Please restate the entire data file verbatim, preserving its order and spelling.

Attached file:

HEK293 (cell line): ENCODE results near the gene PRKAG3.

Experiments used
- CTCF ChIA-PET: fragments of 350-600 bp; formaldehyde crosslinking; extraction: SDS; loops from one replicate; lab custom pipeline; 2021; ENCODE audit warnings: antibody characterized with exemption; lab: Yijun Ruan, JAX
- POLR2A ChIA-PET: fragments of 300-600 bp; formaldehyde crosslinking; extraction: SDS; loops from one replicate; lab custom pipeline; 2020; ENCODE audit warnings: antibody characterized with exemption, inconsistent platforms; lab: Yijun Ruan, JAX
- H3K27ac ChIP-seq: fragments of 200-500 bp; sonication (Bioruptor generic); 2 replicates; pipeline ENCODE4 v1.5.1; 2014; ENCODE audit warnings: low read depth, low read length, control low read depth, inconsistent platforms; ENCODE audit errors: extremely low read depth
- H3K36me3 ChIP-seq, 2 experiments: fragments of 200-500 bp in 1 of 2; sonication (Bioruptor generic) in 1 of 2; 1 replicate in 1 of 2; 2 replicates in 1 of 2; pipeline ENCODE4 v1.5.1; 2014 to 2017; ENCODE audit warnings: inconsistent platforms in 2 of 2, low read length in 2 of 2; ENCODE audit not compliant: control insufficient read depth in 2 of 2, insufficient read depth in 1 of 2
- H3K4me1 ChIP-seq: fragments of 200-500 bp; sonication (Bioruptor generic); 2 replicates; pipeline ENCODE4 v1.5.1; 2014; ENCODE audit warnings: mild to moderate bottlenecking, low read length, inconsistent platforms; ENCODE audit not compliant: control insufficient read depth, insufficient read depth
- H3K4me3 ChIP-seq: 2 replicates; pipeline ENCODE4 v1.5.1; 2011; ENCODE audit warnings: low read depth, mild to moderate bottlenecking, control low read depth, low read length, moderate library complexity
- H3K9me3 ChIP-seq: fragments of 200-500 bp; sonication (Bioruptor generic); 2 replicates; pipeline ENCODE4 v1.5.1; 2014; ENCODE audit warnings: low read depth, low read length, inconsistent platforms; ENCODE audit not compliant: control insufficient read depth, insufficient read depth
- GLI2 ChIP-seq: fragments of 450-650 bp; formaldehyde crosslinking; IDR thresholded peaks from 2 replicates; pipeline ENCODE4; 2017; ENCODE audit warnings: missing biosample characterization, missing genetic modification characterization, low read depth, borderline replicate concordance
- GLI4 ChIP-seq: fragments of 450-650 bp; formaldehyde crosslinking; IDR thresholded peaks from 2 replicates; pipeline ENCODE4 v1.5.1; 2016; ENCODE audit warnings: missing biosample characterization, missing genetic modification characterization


HEK293 (cell line): ENCODE results near the gene PRKAG3.

Experiments used
- CTCF ChIA-PET: fragments of 350-600 bp; formaldehyde crosslinking; extraction: SDS; loops from one replicate; lab custom pipeline; 2021; ENCODE audit warnings: antibody characterized with exemption; lab: Yijun Ruan, JAX
- POLR2A ChIA-PET: fragments of 300-600 bp; formaldehyde crosslinking; extraction: SDS; loops from one replicate; lab custom pipeline; 2020; ENCODE audit warnings: antibody characterized with exemption, inconsistent platforms; lab: Yijun Ruan, JAX
- H3K27ac ChIP-seq: fragments of 200-500 bp; sonication (Bioruptor generic); 2 replicates; pipeline ENCODE4 v1.5.1; 2014; ENCODE audit warnings: low read depth, low read length, control low read depth, inconsistent platforms; ENCODE audit errors: extremely low read depth
- H3K36me3 ChIP-seq, 2 experiments: fragments of 200-500 bp in 1 of 2; sonication (Bioruptor generic) in 1 of 2; 1 replicate in 1 of 2; 2 replicates in 1 of 2; pipeline ENCODE4 v1.5.1; 2014 to 2017; ENCODE audit warnings: inconsistent platforms in 2 of 2, low read length in 2 of 2; ENCODE audit not compliant: control insufficient read depth in 2 of 2, insufficient read depth in 1 of 2
- H3K4me1 ChIP-seq: fragments of 200-500 bp; sonication (Bioruptor generic); 2 replicates; pipeline ENCODE4 v1.5.1; 2014; ENCODE audit warnings: mild to moderate bottlenecking, low read length, inconsistent platforms; ENCODE audit not compliant: control insufficient read depth, insufficient read depth
- H3K4me3 ChIP-seq: 2 replicates; pipeline ENCODE4 v1.5.1; 2011; ENCODE audit warnings: low read depth, mild to moderate bottlenecking, control low read depth, low read length, moderate library complexity
- H3K9me3 ChIP-seq: fragments of 200-500 bp; sonication (Bioruptor generic); 2 replicates; pipeline ENCODE4 v1.5.1; 2014; ENCODE audit warnings: low read depth, low read length, inconsistent platforms; ENCODE audit not compliant: control insufficient read depth, insufficient read depth
- GLI2 ChIP-seq: fragments of 450-650 bp; formaldehyde crosslinking; IDR thresholded peaks from 2 replicates; pipeline ENCODE4; 2017; ENCODE audit warnings: missing biosample characterization, missing genetic modification characterization, low read depth, borderline replicate concordance
- GLI4 ChIP-seq: fragments of 450-650 bp; formaldehyde crosslinking; IDR thresholded peaks from 2 replicates; pipeline ENCODE4 v1.5.1; 2016; ENCODE audit warnings: missing biosample characterization, missing genetic modification characterization